You’re not the only one outraged by how “Dancing with the Stars” Season 27 shook out. Season 19 champ Alfonso Ribeiro is just as dismayed and is calling for an overhaul to the voting system that saw Juan Pablo Di Pace leave in the semifinal and Bobby Bones pull off the biggest upset in the show’s history.
“They’ve got to change the voting on the show. Personally, that’s just my opinion,” Ribeiro told Yahoo Entertainment. “It’s a shame because Juan Pablo Di Pace was by far the best dancer, the best celebrity, on the show this season. And he goes home in the semifinals. Perfect 10s. He’s gotten more 10s than anybody else on the show and he goes home. There’s something wrong with the show when that happens.”
Di Pace and Cheryl Burke were axed in the double elimination in the semifinal, along with Joe “Grocery Store Joe” Amabile and Jenna Johnson, despite nabbing two perfect scores that night — their fourth and fifth of the season. Bones, the self-professed worst dancer of the season (Grocery Store Joe says “hold my beer”), made up a 15-point deficit on Di Pace through fan votes to make the final, where his massive fan base came through again to overcome this low scores to give him and Sharna Burgess the Mirrorball trophy.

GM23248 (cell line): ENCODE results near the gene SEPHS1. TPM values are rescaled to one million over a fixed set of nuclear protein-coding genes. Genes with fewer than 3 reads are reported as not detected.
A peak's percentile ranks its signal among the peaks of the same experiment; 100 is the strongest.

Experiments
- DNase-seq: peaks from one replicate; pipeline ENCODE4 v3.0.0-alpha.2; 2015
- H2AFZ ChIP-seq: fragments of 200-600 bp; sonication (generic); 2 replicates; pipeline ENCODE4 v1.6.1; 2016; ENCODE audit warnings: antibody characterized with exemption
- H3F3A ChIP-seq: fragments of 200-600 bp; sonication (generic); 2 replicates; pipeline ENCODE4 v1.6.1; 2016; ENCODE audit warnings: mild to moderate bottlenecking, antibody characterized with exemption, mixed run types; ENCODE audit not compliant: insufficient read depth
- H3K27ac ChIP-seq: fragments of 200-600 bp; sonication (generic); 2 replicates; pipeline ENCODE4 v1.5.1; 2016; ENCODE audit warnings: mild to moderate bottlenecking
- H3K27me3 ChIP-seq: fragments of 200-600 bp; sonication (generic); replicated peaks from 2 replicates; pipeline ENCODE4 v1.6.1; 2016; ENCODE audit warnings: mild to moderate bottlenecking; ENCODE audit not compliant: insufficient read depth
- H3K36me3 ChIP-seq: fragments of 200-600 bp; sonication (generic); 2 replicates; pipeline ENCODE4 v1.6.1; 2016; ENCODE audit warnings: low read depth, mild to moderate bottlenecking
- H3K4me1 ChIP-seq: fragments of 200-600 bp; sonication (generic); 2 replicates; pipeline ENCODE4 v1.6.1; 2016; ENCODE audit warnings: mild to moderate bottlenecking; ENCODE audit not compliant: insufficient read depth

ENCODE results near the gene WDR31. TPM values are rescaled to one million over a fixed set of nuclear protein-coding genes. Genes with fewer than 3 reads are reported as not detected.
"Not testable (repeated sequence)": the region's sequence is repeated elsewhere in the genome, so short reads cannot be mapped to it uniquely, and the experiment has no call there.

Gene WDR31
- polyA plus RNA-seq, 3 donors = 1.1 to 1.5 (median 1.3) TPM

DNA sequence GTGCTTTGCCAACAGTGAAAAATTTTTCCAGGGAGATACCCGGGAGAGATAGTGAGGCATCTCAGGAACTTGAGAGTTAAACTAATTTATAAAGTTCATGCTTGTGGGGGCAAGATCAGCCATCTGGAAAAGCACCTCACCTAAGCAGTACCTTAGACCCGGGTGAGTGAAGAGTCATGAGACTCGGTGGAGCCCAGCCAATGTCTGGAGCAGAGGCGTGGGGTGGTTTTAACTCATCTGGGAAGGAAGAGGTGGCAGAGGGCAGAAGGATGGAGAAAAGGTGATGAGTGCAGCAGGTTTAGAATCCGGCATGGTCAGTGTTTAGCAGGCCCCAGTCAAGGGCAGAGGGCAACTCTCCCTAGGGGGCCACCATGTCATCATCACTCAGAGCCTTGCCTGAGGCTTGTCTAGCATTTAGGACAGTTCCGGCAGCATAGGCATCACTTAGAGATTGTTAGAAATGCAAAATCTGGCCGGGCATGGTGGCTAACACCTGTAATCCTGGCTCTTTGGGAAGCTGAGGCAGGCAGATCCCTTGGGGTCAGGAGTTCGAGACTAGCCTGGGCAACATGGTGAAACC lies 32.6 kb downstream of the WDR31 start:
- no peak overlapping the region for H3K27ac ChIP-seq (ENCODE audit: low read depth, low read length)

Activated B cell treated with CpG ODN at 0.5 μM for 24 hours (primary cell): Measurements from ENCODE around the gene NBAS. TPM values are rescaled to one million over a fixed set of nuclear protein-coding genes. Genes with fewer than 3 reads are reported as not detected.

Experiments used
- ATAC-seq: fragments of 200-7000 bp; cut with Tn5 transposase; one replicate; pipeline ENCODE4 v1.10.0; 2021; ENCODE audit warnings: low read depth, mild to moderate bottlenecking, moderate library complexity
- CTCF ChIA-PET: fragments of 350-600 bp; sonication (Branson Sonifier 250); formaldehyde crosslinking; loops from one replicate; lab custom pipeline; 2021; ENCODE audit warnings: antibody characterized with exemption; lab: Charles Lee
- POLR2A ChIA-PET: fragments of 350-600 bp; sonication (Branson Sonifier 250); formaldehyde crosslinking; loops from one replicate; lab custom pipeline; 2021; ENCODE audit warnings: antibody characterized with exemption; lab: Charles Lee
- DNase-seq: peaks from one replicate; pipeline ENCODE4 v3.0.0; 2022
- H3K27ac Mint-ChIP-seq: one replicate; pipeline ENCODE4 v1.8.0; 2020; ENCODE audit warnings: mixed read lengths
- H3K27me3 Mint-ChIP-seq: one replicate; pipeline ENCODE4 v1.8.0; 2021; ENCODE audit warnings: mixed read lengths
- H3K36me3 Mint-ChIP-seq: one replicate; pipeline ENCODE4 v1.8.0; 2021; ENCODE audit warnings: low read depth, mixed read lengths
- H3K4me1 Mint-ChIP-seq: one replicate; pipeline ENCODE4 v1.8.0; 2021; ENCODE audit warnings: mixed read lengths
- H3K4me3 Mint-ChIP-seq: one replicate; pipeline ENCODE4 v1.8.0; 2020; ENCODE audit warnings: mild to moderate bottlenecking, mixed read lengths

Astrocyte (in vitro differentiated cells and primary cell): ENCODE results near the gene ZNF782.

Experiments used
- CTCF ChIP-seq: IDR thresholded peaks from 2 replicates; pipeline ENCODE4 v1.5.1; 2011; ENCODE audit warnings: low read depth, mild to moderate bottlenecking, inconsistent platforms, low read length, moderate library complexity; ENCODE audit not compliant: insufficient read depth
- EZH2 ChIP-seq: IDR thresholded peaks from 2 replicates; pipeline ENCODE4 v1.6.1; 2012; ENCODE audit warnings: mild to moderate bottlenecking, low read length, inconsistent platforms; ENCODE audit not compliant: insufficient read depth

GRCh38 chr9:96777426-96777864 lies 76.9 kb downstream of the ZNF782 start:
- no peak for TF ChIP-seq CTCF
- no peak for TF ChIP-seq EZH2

SEE 6 ways to fix ‘Dancing with the Stars’ before it’s too late
The scoring system as is gives 50-50 weight to scores and fan votes, and Ribeiro, who currently hosts “America’s Funniest Home Videos,” understands the even split. “I get the reasons why they do it the way they do it,” he says. “I was part of it, I get it. [But] there’s a time where you gotta go, ‘OK, the best dancer shouldn’t go home.’ They gotta get it right.”
While “Dancing” has had shocking eliminations of Di Pace’s or Tinashe‘s caliber before, there were none on Season 19, where Ribeiro and his partner Witney Carson were the frontrunners from the start, topping the leaderboard six times and earning five perfect scores. But that was in 2014, when “Dancing” had a larger viewership than it does now; a smaller audience means fewer people voting. The erstwhile Carlton also believes many viewers get complacent with the top contenders, so they back the underdog.
“I think what ends up happening is a lot of people think, ‘Oh, I don’t need to vote for them because they’re so good they’re automatically gonna be there. I just want to continue seeing this person,'” Ribeiro says. “And that person who has no business being in the finals ends up in the finals. You hurt your own show by doing it.”
His suggestion? Borrow a tactic that works “way better than what we do” from the U.K.’s “Strictly Come Dancing,” where he served as guest judge last month. The BBC series has the bottom two couples perform again, and the judges ultimately decide who goes home. “It eliminates the best dancer, the best person on the show, [from] going home early because they’re not a fan favorite,” Ribeiro notes. “They’ve got to change the voting on the show.”
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